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journal of clinical nursing
PublisherBlackwell Publishing Ltd
Summary• This paper is primarily concerned with the use of readability formulas to determine the reading ease of printed education materials (PEMs) given to ostomy patients. Whilst the particular clinical focus is stoma care nursing, the content is relevant to all nurses who use printed text to inform their patients. PEMs have significant advantages in conveying information compared with verbal presentations alone. • Methods to calculate readability using the Flesch, FOG and SMOG readability formulas are described. Presentation factors that affect readability are briefly reviewed, including use of ‘white space’, font size and paper colour. The problem of functional illiteracy and the need for indirect assessment of patient literacy are discussed. • PEMs in use are often found to be difficult to read. Stress is identified as a potential factor in further reducing a patient's ability to deal with information. • Three commercially available PEMs are evaluated for ease of reading and their score on the FOG index indicates that only about 40% of the UK population would understand them. • Nurses are advised to evaluate the readability of their PEMs and to assess indirectly the literacy of their patients, so that they can more sensitively match PEMs to patient ability and need.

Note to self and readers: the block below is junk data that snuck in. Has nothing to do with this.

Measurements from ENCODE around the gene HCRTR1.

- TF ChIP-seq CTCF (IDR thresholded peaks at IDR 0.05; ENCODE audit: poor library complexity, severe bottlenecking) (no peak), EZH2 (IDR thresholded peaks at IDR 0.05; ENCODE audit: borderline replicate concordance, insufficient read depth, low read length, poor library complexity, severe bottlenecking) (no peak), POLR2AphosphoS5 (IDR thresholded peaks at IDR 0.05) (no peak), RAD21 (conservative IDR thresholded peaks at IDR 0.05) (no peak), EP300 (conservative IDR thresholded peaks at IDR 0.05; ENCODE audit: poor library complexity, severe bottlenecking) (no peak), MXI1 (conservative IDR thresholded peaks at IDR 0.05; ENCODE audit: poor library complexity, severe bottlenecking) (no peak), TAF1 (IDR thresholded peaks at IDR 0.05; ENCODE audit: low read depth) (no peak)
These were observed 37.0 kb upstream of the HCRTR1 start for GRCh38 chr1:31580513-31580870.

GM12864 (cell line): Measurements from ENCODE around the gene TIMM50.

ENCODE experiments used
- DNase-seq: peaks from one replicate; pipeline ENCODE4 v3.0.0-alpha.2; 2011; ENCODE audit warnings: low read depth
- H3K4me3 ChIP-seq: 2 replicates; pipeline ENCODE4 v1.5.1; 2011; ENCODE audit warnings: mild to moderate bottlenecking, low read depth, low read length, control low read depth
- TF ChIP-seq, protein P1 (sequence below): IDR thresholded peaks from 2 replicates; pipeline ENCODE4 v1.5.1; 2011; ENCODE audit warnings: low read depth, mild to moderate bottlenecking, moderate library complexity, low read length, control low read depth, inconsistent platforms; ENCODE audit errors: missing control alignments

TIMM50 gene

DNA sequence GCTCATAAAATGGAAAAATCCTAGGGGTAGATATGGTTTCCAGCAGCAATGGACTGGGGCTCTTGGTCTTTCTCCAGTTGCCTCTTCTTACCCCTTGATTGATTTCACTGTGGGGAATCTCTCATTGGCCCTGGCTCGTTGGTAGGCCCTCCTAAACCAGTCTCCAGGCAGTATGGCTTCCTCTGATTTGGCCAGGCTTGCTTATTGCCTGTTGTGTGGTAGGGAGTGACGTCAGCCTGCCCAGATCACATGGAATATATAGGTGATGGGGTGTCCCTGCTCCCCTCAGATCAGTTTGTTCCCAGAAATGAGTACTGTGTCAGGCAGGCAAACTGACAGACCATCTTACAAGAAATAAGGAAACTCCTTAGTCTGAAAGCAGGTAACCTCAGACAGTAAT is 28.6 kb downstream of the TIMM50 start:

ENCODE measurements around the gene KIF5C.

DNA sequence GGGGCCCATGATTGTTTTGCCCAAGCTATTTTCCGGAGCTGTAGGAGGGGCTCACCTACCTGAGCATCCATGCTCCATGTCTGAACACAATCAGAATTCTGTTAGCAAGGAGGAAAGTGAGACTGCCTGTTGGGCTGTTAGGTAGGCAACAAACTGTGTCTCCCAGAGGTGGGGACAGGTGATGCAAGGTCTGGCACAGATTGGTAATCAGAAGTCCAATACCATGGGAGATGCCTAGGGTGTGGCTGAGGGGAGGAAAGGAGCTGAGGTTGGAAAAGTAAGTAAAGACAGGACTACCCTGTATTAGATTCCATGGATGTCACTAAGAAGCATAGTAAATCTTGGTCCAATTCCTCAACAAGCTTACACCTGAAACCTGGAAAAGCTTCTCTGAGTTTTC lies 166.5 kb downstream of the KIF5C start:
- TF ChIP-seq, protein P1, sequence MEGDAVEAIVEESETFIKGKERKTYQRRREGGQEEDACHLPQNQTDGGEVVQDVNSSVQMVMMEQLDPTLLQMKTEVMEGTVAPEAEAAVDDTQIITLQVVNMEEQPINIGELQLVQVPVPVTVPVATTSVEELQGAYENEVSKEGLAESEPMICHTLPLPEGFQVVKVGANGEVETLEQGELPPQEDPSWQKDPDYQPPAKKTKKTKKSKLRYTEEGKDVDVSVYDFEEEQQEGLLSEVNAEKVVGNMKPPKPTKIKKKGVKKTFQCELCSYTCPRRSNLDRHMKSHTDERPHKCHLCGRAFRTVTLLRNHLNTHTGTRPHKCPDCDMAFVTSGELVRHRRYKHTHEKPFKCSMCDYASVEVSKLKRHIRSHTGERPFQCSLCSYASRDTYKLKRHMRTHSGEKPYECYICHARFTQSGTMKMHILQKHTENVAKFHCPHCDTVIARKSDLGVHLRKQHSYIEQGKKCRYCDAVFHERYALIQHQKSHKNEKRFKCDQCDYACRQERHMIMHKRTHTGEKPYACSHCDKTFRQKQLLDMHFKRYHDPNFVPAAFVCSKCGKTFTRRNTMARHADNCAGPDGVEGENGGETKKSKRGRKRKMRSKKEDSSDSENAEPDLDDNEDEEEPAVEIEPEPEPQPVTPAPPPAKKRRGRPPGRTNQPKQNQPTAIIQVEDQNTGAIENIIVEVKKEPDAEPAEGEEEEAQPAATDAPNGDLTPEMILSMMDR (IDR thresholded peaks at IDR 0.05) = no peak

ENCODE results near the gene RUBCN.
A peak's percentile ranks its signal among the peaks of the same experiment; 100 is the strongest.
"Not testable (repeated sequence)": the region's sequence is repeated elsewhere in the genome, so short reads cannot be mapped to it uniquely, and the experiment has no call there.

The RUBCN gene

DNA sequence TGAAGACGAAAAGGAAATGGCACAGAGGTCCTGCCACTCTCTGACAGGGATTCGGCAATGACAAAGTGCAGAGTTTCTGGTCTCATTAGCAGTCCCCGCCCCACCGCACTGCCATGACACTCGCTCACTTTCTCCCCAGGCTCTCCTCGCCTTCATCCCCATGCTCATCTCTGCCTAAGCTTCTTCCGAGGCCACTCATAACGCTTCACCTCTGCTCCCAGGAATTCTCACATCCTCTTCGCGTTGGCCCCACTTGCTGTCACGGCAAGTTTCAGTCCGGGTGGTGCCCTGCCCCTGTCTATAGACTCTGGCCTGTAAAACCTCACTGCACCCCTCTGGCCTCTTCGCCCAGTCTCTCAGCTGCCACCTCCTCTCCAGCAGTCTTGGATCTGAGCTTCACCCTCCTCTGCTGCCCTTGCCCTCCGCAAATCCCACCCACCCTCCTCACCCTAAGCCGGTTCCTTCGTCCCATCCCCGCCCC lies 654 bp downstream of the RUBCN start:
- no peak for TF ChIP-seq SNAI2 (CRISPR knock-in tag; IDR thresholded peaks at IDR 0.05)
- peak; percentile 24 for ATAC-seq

Subject(s)computer science , economic growth , economics , functional illiteracy , grade level , health care , health literacy , human–computer interaction , law , literacy , mathematics education , medical education , medicine , multimedia , nursing , pedagogy , political science , programming language , psychology , readability , reading (process) , usability
SCImago Journal Rank0.94
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